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UWRF receives grant to develop safety program

December 11, 2008

The grant application requested $8,300 from the Wisconsin Bureau of Risk Management and calls for six two-hour training sessions, each covering a different area of farm safety. The sessions will be created by Jonathan Chaplin, an engineering consultant and faculty member at the University of Minnesota. He was chosen because of experience in engineering safety and because he can act as an unbiased third party when reviewing the current safety situation at UWRF.

“It’s too easy when it’s your own thing to say, ‘Ah, things look fine,’” Laura Walsh, CAFES administrative program manager, said

Farming is one of the most dangerous occupations in the U.S. and results in 120,000 injuries and 700 deaths every year, according to a UWRF press release. Over the last three years, injuries on the lab farms have included a crushed hand and a finger tip amputation, resulting in $11,800 in worker’s compensation.
“I think one dollar is too much,” Connie Smith, UWRF risk management officer, said. “I want to have no injuries and that’s the goal we’ll be working towards.”

The training sessions, expected to be ready by February, will be in the classroom, but it will eventually become an online course worth one credit and available through D2L, so farm employees and students can take it at their own pace. The initial sessions are to gain feedback and audience reaction, so Chaplin can better design the online course, which can then be updated and changed with ease. Other UW System programs and state institutions will also have access to the information, which can be used as is or modified to their specific needs.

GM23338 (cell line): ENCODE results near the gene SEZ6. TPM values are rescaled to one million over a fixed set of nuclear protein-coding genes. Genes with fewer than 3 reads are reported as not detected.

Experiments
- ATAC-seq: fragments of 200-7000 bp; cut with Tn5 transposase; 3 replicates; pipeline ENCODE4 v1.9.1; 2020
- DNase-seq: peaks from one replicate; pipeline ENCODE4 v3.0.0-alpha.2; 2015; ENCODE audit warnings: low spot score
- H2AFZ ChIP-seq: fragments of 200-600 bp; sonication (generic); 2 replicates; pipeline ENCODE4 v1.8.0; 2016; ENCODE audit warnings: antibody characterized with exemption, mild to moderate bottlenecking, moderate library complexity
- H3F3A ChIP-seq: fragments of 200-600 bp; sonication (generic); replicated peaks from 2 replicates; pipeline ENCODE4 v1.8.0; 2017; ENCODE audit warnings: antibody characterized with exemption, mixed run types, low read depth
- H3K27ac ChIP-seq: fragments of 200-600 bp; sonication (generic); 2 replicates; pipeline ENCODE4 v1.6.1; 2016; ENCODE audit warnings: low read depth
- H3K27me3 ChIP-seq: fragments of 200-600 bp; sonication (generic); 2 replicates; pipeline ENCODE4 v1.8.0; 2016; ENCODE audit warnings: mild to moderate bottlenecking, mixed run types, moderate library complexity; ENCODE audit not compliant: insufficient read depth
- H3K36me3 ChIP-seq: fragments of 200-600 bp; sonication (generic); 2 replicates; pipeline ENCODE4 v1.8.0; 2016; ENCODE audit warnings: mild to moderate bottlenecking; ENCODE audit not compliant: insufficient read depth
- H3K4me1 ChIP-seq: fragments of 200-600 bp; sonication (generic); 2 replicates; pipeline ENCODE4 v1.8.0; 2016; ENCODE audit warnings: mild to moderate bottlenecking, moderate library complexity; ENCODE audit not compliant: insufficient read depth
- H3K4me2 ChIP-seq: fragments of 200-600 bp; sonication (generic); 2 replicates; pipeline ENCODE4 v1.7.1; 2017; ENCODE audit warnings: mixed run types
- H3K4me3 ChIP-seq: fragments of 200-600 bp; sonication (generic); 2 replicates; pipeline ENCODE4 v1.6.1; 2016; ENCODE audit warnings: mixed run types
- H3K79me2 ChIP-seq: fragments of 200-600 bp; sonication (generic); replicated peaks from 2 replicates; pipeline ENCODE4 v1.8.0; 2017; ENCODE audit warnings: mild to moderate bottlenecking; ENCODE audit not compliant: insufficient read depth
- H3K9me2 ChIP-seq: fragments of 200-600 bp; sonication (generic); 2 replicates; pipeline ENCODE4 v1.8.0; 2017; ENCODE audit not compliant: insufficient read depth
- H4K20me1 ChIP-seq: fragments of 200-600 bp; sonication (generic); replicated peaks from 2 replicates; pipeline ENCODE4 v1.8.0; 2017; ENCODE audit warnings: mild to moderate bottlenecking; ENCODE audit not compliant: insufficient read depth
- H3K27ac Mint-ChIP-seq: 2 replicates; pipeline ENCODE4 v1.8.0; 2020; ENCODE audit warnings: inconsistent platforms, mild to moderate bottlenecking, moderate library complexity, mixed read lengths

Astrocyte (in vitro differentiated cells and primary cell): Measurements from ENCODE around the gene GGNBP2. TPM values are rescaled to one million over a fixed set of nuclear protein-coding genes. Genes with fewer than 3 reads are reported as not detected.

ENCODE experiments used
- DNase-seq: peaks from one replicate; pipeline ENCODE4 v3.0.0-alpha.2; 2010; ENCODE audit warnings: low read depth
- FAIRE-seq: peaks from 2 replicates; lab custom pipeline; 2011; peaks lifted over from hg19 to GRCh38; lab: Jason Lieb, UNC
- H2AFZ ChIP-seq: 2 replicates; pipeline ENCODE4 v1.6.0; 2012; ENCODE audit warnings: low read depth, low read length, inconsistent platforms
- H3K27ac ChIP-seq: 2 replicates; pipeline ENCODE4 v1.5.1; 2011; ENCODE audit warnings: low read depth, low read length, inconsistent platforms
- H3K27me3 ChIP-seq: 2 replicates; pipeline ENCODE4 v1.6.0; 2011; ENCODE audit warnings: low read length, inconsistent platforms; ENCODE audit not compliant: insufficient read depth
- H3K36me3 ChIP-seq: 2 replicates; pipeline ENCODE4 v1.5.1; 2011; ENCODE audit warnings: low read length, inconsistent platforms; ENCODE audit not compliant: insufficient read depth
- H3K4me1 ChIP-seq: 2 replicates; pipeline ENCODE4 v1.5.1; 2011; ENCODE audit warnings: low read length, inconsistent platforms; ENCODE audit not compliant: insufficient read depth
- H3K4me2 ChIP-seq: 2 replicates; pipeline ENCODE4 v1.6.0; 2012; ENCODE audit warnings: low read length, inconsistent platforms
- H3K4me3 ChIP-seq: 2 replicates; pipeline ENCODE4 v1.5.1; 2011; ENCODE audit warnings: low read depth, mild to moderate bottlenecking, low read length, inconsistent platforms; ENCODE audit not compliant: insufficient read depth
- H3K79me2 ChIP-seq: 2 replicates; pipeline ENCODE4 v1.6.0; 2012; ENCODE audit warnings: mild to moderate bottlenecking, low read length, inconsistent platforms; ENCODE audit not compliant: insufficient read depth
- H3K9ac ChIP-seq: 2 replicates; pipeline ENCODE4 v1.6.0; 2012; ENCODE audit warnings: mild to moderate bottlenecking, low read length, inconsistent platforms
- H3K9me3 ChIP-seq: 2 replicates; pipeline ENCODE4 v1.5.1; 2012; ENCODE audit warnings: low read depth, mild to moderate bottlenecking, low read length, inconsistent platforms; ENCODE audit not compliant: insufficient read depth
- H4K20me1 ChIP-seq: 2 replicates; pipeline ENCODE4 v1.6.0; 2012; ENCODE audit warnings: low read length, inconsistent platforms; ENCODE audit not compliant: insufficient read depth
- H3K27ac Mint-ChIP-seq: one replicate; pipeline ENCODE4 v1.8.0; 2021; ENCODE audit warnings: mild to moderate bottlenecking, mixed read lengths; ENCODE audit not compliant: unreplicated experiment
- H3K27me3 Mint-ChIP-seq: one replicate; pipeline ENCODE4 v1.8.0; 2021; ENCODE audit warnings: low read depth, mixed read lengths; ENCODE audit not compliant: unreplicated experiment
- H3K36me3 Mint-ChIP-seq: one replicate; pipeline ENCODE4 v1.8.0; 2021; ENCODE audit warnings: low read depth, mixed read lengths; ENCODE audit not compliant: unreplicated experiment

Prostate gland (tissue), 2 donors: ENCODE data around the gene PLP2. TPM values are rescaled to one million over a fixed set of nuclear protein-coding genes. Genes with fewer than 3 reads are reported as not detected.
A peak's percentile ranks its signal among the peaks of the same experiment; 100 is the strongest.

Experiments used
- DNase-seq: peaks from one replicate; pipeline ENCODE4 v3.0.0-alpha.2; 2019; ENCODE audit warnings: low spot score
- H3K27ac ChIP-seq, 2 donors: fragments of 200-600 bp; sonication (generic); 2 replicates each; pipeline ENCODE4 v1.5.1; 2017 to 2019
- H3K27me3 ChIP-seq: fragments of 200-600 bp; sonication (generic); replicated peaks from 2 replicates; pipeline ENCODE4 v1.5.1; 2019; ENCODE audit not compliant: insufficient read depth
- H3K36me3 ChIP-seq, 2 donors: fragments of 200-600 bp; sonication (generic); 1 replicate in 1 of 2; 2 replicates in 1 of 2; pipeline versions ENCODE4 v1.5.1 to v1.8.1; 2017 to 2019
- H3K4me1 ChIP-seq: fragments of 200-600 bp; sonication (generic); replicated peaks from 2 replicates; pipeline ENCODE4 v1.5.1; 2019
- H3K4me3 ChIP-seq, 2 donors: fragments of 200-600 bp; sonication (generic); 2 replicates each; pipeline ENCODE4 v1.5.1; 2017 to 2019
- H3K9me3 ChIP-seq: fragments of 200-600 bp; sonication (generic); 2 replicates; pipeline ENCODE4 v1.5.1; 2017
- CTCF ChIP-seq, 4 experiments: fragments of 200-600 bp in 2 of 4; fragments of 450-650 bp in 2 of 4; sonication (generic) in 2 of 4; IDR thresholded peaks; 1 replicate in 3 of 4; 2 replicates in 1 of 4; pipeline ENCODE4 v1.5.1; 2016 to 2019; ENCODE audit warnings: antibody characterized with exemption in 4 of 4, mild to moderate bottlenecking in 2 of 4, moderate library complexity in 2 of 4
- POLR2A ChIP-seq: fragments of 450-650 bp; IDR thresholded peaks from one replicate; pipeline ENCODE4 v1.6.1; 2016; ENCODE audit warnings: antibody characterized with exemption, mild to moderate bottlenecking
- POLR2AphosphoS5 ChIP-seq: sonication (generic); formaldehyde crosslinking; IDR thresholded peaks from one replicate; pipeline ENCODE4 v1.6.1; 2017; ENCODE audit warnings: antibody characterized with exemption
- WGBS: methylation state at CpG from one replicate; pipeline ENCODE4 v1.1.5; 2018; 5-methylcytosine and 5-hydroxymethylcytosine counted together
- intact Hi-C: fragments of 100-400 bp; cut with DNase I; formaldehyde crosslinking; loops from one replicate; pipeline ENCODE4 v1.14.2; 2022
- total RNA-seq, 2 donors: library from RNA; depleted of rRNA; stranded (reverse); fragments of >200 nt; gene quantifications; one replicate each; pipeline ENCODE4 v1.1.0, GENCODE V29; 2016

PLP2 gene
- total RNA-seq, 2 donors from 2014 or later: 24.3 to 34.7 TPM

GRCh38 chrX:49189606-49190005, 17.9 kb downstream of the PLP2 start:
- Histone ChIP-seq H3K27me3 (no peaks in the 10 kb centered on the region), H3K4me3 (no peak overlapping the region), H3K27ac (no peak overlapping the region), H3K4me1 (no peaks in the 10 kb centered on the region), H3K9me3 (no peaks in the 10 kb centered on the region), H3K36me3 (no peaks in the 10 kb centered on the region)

“[An online course] is our goal because we can only contain people in the classroom for so long,” Smith said. “We want to make sure that when we have new people coming through, and there’s an issue to retrain, we have the training available in a more convenient venue.”

The safety training that currently takes place is more individual, and consists of supervisors explaining how the equipment works, whereas the training course will be more formalized, giving everybody the same message.

“There hasn’t been any specific spike in problems, it’s just a way to improve what we’ve been doing when we hire both the farm crew and students,” Walsh said. “It’s a way to make sure we’re covering all bases and making sure everybody gets the broad picture of safety information.”